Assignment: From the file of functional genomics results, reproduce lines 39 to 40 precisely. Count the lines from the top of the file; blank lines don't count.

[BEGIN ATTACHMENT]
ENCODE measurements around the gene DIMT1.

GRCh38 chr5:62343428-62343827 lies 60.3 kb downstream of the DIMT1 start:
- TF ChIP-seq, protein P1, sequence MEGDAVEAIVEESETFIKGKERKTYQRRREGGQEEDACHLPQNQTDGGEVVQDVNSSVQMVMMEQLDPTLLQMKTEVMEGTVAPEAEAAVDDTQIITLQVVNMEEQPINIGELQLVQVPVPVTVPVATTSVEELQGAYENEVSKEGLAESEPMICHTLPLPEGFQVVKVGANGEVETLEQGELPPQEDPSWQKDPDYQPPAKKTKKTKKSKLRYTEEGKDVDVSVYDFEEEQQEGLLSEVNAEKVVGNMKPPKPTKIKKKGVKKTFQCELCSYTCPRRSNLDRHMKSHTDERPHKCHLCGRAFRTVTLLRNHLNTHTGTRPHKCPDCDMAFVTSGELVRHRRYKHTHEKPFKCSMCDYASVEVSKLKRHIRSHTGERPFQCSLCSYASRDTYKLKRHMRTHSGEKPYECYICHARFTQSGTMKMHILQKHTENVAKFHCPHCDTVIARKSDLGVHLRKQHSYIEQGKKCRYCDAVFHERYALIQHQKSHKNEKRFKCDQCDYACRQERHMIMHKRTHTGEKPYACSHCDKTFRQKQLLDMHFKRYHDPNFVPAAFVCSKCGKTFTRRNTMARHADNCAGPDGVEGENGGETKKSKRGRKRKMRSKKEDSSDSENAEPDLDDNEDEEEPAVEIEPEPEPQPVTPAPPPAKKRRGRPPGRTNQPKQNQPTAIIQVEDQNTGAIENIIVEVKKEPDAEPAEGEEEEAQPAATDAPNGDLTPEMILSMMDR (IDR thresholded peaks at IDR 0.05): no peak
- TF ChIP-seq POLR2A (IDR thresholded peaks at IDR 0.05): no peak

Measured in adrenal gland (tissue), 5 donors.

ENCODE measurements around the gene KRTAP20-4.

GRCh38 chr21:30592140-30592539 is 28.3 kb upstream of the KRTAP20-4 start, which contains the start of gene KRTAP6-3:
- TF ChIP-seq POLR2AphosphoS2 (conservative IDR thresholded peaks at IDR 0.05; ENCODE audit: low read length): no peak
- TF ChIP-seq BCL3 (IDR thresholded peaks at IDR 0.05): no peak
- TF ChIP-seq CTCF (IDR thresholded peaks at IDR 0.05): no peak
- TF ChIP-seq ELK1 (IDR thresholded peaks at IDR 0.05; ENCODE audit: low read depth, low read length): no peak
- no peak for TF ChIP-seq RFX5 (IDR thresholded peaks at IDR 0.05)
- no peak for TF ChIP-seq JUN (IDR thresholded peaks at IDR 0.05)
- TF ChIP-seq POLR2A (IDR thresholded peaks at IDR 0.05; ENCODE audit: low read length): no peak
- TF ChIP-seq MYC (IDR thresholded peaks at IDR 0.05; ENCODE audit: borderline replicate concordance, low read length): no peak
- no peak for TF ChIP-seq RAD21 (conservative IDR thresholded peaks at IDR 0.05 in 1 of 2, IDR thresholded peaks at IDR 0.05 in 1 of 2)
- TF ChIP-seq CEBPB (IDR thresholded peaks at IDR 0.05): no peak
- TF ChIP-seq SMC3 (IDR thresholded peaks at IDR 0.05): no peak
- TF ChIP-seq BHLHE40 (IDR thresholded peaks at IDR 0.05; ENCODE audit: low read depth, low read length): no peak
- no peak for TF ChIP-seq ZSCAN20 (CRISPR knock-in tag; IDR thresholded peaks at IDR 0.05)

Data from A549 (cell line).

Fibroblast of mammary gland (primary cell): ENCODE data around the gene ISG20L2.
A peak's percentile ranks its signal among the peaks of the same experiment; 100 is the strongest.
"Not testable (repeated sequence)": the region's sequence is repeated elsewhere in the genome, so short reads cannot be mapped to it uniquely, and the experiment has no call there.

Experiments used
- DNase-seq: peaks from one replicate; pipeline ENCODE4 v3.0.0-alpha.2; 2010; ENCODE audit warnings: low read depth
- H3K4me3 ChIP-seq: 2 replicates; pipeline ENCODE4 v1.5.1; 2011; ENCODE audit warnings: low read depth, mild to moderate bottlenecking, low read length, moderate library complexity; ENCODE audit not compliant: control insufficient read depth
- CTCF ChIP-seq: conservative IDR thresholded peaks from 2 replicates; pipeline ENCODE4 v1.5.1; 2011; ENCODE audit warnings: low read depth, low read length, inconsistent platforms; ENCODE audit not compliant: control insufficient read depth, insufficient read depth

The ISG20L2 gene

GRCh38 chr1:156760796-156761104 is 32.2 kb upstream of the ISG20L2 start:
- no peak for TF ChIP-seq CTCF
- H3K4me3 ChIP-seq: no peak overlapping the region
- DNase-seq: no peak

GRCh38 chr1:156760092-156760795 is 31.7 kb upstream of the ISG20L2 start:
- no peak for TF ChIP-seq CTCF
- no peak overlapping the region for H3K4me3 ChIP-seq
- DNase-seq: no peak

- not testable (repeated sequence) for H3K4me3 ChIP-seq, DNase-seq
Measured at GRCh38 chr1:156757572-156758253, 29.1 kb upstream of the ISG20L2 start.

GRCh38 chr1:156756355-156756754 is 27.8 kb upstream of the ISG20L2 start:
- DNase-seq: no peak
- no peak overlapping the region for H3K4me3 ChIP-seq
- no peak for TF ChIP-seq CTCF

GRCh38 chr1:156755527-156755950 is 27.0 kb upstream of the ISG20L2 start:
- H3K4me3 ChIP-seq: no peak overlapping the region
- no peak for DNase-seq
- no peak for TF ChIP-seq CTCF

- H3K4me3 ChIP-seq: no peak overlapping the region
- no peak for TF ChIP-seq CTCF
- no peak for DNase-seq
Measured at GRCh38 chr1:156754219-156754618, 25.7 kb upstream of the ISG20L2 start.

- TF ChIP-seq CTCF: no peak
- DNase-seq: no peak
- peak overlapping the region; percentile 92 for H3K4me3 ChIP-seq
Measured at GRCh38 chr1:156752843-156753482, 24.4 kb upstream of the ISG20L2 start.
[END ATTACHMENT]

Measured at GRCh38 chr1:156757572-156758253, 29.1 kb upstream of the ISG20L2 start.

GRCh38 chr1:156756355-156756754 is 27.8 kb upstream of the ISG20L2 start: